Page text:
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On 8/28/2020 at 9:39 AM, Walt G said:

I LOVE THE 120!!! Owned a 1941 "120 " station wagon for 30 years and drove it everywhere, so yes I know and have owned the cars under discussion. Great cars but just not a classic. IMHO.

At the risk of getting shot, I would have only nominated the open model and the station wagon Packard 120's, as both have a degree of exclusivity, despite being part of the low-end line.   The 120 sedans did their job by selling in good numbers and thereby successfully getting Packard through the depression.

 

Craig

Edited by 8E45E (see edit history)
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Hey Craig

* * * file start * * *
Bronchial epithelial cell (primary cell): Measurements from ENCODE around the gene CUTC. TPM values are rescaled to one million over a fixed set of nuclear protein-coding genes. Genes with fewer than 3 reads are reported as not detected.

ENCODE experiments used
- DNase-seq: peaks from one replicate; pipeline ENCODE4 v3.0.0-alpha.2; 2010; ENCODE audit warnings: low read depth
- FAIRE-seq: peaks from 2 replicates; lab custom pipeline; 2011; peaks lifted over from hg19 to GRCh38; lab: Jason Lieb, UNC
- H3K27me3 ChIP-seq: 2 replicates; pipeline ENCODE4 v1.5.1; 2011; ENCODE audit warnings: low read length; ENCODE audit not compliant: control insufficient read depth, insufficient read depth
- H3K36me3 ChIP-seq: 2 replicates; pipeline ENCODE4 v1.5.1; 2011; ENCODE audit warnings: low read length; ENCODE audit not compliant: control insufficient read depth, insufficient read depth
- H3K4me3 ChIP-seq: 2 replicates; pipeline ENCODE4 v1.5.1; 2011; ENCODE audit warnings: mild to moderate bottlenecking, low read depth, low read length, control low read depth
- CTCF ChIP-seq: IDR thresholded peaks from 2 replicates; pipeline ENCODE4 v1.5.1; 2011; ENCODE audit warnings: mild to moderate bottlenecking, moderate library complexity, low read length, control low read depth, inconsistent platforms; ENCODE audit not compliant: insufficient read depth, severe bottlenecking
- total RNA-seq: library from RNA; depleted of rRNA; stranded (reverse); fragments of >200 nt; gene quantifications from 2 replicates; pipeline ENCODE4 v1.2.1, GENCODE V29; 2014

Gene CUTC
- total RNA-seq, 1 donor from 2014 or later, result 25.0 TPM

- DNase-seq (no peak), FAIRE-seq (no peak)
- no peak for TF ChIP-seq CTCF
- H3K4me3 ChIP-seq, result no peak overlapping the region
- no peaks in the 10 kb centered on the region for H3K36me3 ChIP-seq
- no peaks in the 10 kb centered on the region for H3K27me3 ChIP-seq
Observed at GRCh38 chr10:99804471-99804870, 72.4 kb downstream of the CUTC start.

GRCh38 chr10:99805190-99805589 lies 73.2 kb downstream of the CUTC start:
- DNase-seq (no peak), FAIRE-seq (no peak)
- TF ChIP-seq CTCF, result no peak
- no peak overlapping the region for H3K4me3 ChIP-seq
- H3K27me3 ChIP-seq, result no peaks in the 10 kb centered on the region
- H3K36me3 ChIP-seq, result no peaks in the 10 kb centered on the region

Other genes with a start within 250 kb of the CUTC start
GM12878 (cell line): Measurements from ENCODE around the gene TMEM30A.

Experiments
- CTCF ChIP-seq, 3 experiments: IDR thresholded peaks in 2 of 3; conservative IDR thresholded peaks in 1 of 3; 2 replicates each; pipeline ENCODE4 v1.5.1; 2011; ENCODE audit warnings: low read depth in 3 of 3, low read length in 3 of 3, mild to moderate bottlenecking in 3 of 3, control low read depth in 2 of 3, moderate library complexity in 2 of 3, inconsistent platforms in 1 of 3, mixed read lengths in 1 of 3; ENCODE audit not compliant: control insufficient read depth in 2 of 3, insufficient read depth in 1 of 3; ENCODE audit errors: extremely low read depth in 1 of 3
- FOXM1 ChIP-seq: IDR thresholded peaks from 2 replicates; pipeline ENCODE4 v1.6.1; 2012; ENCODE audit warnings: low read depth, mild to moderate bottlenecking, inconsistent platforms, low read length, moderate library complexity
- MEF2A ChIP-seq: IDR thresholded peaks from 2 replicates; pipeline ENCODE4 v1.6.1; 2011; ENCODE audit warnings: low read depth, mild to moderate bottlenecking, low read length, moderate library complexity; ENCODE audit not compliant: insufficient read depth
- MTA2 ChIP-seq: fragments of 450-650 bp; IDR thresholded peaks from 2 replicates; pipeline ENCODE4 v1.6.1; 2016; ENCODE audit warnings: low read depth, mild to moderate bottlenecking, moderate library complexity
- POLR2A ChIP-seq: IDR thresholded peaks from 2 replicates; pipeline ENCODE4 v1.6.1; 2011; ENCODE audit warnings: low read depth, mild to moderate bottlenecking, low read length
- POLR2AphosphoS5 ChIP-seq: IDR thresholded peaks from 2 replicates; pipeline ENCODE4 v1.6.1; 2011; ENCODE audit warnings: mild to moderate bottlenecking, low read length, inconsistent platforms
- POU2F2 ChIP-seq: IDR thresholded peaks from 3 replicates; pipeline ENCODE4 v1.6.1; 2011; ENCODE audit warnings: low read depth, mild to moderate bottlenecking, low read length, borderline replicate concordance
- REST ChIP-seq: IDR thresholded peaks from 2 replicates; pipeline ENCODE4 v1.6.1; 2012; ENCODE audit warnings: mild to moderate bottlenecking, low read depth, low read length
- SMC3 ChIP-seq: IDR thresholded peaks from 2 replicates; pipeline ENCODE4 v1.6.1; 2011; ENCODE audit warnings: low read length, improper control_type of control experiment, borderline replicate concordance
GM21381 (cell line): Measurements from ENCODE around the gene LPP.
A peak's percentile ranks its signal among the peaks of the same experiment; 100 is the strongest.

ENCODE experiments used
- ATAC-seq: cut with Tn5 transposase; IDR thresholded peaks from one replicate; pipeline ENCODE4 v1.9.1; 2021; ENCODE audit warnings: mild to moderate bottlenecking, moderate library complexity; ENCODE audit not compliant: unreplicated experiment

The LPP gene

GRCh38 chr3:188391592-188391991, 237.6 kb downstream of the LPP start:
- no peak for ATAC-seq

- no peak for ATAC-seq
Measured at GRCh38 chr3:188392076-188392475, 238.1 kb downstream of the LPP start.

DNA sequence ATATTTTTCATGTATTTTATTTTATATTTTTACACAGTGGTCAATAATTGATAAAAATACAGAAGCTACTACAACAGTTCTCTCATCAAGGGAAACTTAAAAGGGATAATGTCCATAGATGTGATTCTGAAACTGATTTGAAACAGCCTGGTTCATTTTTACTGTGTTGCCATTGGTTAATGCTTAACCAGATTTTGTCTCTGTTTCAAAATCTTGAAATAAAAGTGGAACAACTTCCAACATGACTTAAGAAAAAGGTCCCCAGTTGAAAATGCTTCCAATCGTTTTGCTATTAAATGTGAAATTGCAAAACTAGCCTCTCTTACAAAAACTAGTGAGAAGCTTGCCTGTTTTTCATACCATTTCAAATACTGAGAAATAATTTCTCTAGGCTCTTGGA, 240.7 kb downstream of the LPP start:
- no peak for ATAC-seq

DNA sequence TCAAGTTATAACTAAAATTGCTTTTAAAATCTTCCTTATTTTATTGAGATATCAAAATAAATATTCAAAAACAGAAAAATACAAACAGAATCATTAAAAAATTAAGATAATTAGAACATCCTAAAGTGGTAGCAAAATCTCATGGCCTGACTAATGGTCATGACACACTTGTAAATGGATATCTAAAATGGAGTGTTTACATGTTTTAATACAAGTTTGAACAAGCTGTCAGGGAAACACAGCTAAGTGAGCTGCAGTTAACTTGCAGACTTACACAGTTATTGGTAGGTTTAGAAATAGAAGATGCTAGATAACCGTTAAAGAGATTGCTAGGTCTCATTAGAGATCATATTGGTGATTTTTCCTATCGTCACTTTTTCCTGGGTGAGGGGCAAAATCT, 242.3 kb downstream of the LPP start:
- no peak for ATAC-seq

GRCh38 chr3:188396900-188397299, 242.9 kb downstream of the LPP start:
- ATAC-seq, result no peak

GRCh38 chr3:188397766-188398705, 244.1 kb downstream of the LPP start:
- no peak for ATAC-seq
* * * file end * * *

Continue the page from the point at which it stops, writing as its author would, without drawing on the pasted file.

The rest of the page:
No you won't get shot, maybe 🙄 . But usually when a classification is made and accepted it is for an entire series of cars which includes all body styles. this happened with the Buick 70 series Roadmaster  cars - not just the open cars and station wagons were accepted. There already are some Packards that are the `120  ' series that are full classics, but these all have custom coachwork , so it is on that merit that they were considered and accepted. Many are the Rollston//Rollson bodied town cars which were built in more proliferation in the 1936-41 era because the wealthy wanted a town car but not one that was "in your face" to all the people in the Depression that had no job . 

Walt

Edited by Walt G
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On 9/4/2020 at 9:13 AM, 8E45E said:

Look what happened to Cadillac and Lincoln when they broadened their cars to be more mainstream by cheapening the quality of materials in the 1970's and '80's, and losing their exclusivity as a result.   Mercedes Benz and Rolls-Royce always maintained theirs, and still remain a benchmark when it comes to the luxury class.   

 

Craig